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RAW’s ‘Seat at the Table’ art display holds history

Lynn Seat at the Table

From left, Carlos Alas, 15, Michaiah Fernandes, 14, and Penelope Gravelle, 16, were the design leaders among 40 RAW students that helped bring Jason Cruz's conception, "Seat at the Table," to life.

(Photo by Spenser R. Hasak)

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Seat at the Table 2

"Seat at the Table," is an art piece created by Jason Cruz and 40 Raw Art Works artists.

(Photo by Spenser Hasak)

Seat at the Table 3

"Seat at the Table," is an art piece created by Jason Cruz and 40 Raw Art Works artists.

(Photo by Spenser Hasak)

Seat at the Table 4

"Seat at the Table," is an art piece created by Jason Cruz and 40 Raw Art Works artists.

(Photo by Spenser Hasak)

LYNN — The art display in the windowsill of Raw Art Works may look like just a wooden table and chairs, but it serves a bigger purpose.

A “Seat at the Table” is an idea that came from the mind of Jason Cruz, RAW’s clinical supervisor and master’s level expressive art therapist, but was visualized by the art center’s students. The traveling art display is a multi-faceted representation of women of color who have struggled to have their voice heard in American history, said Cruz.

“For me, it feels like it’s been a lifelong process of trying to get to the table,” he said. “If you’re made to sit in a corner behind people, then you’re not really at the table being heard.”

There were at least 40 students who worked on the display for four weeks last summer, led by student artists and RAW chiefs Michaiah Fernandes, a KIPP Academy freshman, Penelope Gravelle, a Lynn English junior, and Carlos Alas, a Lynn English freshman.

“I am so proud of us,” said Alas. “It was a lot of work and it took a lot of time.”

The idea comes from the Shirley Chisholm quote, “If they don’t give you a seat at the table, bring a folding chair.” Cruz said he was inspired by the quote, Chisholm’s position as the country’s first African-American woman in Congress, and stories told by the women in his life, as well as the staff and faculty at RAW.

The project was displayed at the ninth annual Flying Horse Outdoor Sculpture Exhibit on the campus of Pingree School in South Hamilton last September. Cruz said they are looking for another school or organization that is interested in displaying the conversation-starting art piece.

“I really enjoy being able to educate people while talking about this project because not everyone is well informed about the things that are going on in our society,” said Gravelle. “There are also a lot of social issues that people shy away from talking about.”

The art piece had minor details with deeper meanings. There were mirrors with questions on them that forced spectators to look at themselves and think about how they can contribute to a better world, said Fernandes.

The patterns on the table itself, according to Alas, were smooth on one side and had holes on the other. He said the purposeful details represented America’s history and how people look at it, either starting from the smooth and organized side and ending with the rough edges, or vice versa.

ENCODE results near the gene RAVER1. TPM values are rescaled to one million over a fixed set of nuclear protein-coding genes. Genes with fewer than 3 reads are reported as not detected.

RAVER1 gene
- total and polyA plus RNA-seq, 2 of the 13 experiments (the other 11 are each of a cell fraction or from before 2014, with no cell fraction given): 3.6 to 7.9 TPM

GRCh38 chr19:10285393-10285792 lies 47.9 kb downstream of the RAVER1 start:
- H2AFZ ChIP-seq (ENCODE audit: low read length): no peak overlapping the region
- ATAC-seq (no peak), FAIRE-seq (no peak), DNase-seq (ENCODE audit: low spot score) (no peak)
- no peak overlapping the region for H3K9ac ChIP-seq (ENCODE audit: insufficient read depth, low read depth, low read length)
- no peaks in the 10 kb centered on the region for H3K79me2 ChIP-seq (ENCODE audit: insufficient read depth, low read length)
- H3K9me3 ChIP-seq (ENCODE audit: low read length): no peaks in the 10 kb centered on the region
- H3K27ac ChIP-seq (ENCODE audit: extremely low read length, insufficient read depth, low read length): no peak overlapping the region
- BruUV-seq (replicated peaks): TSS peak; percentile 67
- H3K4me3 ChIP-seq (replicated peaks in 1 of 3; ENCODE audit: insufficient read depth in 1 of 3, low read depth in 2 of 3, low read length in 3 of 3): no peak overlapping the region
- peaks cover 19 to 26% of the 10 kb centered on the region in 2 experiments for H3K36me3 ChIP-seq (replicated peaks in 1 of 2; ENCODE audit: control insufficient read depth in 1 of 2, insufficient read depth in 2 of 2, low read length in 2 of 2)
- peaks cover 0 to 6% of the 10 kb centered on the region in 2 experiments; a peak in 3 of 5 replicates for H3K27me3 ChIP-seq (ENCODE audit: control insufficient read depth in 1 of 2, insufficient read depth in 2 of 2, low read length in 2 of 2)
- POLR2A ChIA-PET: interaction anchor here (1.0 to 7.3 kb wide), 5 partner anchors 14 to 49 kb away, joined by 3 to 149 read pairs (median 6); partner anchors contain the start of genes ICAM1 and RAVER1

No matter how one looked at the table’s details, it held a different perspective for each person, said Alas.

Each of the chairs represents a person, selected by Cruz and the three leading artists, whom they felt helped them “get to the table,” said Cruz. The designs on the chairs showed the positions of each of these women, with clenched fists that illustrated the feeling of being uncomfortable.

“I chose Harriet Tubman because I consider her a superhero,” said Cruz. “She was a five foot woman who was hit with a brick and physically beaten. For her to come back from everything she went through and do what she did, it’s inspiring.”

Tubman’s chair had a broken leg, which represented how she was broken down and dismissed before her voice was even heard, said Cruz. That is the kind of effort it takes for some women to have a seat at the table, he said.

Also represented within the chairs was Misty Copeland, the first African-American woman to be promoted to principal dancer for American Ballet Theatre, Elizabeth Cady Stanton, an abolitionist and leading figure of the suffragette (women’s voting) movement, and Frida Kahlo, a Mexican artist who employed a style of art that explored questions of identity.

“As a dancer myself, I felt connected to Misty,” said Fernandes. “She was a prima ballerina who took a step towards more diversity and more representation of people of color.”

Gravelle said she was inspired by Stanton because she made a significant impact on American history and gave women a voice. Alas said he wanted to include Kahlo because, while she is most known for her art, most people don’t take the time to learn about her history and her struggles.

“RAW is a space where, if you have an idea that is inclusive, we do what we can to nurture it,” said Cruz. “It’s awesome to see young people who step up into leadership roles and to see older students help make space for that. This art piece is not only a teaching tool, it’s a representation of these students who have helped our kids think in a different way.”

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